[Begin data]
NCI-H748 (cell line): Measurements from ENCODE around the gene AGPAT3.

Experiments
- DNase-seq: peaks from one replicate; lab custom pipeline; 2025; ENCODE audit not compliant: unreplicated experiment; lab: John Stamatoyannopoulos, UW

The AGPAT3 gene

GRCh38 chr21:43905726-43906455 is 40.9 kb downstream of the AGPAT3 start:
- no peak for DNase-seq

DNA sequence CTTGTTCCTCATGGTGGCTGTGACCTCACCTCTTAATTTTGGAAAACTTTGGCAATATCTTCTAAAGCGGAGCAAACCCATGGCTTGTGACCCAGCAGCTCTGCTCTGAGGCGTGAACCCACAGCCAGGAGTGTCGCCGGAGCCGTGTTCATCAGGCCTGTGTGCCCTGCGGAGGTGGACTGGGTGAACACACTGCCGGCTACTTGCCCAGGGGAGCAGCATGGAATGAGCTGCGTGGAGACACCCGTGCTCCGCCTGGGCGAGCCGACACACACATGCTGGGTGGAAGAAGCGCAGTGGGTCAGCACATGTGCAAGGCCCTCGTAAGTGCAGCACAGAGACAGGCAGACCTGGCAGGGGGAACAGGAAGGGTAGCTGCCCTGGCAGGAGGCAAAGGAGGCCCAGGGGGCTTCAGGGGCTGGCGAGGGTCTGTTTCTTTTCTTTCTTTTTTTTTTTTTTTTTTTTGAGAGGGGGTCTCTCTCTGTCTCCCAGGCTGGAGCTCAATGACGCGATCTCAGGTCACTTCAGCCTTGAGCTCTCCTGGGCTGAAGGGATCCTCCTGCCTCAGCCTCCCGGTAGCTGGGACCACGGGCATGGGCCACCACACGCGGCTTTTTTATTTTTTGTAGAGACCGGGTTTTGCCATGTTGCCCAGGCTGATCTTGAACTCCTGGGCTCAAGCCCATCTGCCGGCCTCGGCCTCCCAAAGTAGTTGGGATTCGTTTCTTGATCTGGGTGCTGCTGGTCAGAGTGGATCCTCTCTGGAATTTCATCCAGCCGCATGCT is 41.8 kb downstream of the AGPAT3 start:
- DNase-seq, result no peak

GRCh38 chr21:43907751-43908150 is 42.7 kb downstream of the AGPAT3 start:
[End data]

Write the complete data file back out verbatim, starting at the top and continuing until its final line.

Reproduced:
NCI-H748 (cell line): Measurements from ENCODE around the gene AGPAT3.

Experiments
- DNase-seq: peaks from one replicate; lab custom pipeline; 2025; ENCODE audit not compliant: unreplicated experiment; lab: John Stamatoyannopoulos, UW

The AGPAT3 gene

GRCh38 chr21:43905726-43906455 is 40.9 kb downstream of the AGPAT3 start:
- no peak for DNase-seq

DNA sequence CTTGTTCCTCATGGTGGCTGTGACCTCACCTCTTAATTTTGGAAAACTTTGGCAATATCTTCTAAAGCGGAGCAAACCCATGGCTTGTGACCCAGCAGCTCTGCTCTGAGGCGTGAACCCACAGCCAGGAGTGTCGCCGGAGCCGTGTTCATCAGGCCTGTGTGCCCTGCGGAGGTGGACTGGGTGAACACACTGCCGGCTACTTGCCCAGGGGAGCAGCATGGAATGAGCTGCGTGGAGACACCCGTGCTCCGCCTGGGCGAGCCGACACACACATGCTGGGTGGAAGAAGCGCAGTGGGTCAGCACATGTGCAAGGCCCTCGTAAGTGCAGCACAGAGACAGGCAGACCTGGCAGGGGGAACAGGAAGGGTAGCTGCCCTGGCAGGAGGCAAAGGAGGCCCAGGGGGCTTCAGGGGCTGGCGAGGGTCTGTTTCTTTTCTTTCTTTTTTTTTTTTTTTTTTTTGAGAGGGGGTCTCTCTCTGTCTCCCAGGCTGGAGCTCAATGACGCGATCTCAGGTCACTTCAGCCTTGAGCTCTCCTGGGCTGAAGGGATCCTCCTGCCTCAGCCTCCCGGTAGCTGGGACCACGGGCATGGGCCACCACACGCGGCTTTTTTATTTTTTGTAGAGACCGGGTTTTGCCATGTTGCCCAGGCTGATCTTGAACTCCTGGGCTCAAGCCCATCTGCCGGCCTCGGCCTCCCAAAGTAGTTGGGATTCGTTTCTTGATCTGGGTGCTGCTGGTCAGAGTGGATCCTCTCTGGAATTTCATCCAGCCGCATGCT is 41.8 kb downstream of the AGPAT3 start:
- DNase-seq, result no peak

GRCh38 chr21:43907751-43908150 is 42.7 kb downstream of the AGPAT3 start: